Artist’s impression of the Gliese 667C system

State of Super-Earths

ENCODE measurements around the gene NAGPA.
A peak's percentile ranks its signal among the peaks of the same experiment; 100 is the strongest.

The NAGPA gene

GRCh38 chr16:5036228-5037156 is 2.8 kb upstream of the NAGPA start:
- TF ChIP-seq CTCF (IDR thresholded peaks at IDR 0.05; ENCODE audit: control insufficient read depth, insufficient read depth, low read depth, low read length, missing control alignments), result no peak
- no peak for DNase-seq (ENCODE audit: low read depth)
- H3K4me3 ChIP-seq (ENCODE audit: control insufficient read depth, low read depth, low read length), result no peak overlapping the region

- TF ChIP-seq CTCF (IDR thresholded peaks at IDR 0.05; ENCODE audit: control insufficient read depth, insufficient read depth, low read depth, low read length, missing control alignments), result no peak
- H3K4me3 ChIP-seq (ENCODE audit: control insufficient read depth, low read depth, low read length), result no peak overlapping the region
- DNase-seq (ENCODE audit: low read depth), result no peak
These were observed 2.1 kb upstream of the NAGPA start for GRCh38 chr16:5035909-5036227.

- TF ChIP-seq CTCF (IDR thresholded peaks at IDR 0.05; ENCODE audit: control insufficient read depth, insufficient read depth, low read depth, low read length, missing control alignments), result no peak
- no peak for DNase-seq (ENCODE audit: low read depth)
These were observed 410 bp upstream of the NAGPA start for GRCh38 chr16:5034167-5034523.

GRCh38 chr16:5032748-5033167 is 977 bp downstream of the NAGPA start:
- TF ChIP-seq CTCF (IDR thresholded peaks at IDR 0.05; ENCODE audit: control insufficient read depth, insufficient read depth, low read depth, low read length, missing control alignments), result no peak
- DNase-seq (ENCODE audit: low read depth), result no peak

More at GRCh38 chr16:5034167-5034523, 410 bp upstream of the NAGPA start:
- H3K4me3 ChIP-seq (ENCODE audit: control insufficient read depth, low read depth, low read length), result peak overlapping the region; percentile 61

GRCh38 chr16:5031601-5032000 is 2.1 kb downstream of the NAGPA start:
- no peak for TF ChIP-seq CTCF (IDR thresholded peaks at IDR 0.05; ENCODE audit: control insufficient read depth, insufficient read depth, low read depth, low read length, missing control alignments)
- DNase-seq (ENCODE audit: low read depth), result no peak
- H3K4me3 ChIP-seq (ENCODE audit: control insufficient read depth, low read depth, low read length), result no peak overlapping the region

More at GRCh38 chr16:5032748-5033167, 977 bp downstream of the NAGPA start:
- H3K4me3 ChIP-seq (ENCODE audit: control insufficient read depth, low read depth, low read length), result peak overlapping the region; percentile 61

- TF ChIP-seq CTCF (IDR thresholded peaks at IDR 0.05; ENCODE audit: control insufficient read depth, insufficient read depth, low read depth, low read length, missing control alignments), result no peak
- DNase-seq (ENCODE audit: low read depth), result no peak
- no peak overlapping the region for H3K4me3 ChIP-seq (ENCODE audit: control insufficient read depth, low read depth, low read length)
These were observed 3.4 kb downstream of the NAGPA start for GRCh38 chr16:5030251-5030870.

Our solar system hosts a cornucopia of worlds, from the hellfire of Venus to the frozen plains of Mars to the mighty winds of Uranus. In that range, the Earth stands alone, with no planet coming close to its life-friendly position near the Sun. Outside our solar system, however, it’s a different story. Observations have indicated that a new class of objects dubbed super-Earths – worlds that are about two to 10 times our planet’s mass and up to two times its radius – could be among the most common type of planets orbiting other stars. Nader Haghighipour, a member of the NASA Astrobiology Institute and the University of Hawaii-Manoa’s Institute for Astronomy, describes how these worlds form, whether they are habitable, and how they arrived in their current orbits. In a paper in the Annual Review of Earth and Planetary Sciences and an interview with the Astrobiology Magazine, Haghighipour reviews the latest discoveries for insight into how these planets form and whether such worlds could be habitable.

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